Article published in Colorado Springs Gazette
School vouchers went down heavily as election-day propositions in California and Michigan last November. Although fundamental reform is always a tough sell as a stark yes or no on a ballot, the school-choice movement appeared to have collapsed like a bride’s soufflŽ.
But much to the chagrin of K-12 education monopolists, parental choice is rising again and with renewed vigor. While Washington will debate choice’s place in education reform this spring, the most interesting action is occurring at the local level.
Case in point: In Colorado Springs, developer Steve Schuck is offering to pay private-school tuition for three years to any students at a low-performing Colorado Springs elementary school who meet the federal poverty criterion. Alternatively, parents may use Schuck’s help to pay for tutors or other supplementary services if they wish to stay with the public school. The philanthropist hopes to make the point that competition will force government-run schools to improve.
“The purpose,” he says, “is to empower parents to make whatever decisions are best for their children.”
Meanwhile, recent results from the field in Florida have infused the national voucher movement with new life.
Governor Jeb Bush shepherded to legislative passage in 1999 an A-Plus education-reform plan that uses the voucher – a tax-funded scholarship that parents may use to pay tuition — as the main agent of change. The state assigns each public school a grade from A to F based on test results. If a school flunks twice in a four-year period, its students can receive $3,400 vouchers to go to private school.
After the second round of testing in 1999, 76 Florida schools had gotten an initial F and thus faced the loss of students to vouchers if they flunked again in the 2000 testing. But, remarkably, all 76 pulled their scores up to passing. Dr. Jay Greene of the Manhattan Institute has just concluded a study that documents striking gains in pupil achievement in those voucher-threatened schools. Their gains were more than twice those recorded by other public schools.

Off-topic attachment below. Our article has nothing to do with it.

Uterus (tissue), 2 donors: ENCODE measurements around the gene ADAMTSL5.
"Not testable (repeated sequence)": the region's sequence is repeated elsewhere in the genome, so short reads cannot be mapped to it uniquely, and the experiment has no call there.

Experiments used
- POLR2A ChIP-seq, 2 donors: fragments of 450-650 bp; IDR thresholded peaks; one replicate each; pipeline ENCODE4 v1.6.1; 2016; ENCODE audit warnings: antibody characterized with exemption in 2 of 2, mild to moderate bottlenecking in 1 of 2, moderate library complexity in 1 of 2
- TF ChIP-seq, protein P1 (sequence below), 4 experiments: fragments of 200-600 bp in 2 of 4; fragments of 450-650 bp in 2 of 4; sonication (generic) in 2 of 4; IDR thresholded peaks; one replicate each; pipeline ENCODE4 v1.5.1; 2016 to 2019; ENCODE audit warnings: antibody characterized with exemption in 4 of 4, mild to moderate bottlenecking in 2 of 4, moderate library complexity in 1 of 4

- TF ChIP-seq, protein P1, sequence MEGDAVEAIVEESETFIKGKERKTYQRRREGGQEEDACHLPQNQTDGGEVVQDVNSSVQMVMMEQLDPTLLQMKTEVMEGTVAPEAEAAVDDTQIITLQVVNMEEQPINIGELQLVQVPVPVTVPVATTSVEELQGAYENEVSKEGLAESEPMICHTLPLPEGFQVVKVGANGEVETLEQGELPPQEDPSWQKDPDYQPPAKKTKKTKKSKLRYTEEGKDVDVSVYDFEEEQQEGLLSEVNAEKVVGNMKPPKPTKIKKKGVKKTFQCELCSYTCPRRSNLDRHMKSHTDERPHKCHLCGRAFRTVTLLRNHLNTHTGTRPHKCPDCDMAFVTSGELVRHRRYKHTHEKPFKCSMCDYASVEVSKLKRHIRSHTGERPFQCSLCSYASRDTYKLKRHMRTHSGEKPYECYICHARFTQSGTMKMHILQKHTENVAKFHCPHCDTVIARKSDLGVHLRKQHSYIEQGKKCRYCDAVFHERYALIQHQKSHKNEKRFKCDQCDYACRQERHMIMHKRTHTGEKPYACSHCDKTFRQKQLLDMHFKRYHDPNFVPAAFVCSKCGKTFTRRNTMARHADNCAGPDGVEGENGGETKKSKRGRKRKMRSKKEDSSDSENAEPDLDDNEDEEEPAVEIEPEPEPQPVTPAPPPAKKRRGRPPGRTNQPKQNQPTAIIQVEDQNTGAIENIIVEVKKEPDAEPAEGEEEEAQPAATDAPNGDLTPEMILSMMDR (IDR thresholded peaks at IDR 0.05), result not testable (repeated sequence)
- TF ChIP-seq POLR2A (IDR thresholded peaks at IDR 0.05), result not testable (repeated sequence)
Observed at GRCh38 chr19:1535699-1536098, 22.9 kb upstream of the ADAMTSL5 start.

These results, noted Dr. Greene, are “particularly relevant because of the similarities between the Florida A-Plus choice and accountability system and the education initiatives proposed by President George W. Bush.” The President wants to convert federal Title I aid to stipends that families stuck in chronically failing schools could use to pursue other options, such as tutoring or private education.
Vouchers are controversial on Capitol Hill. But hopes for expanded school choice do not hinge exclusively on them.
New bills appear almost daily to provide federal tax credits ranging from $1,000 to $3,000 per child for the parental exercise of school choice. Supporters of tax breaks to advance school choice range from Democratic Senator Robert Torricelli of New Jersey to Texas Representative Ron Paul, the 1988 Libertarian Party candidate for President.
Paul has introduced one bill that would give parents an annual federal tax credit up to $3,000 per child for expenses incurred in K-12 public, private, or home-based schools, and a second bill that would provide a $3,000 credit for charitable donations to schools of choice.
Like the baseball clubs currently training in Florida and Arizona, school choice is coming back this spring with fresh strength and optimism.
Robert Holland is a senior fellow at the Lexington Institute.
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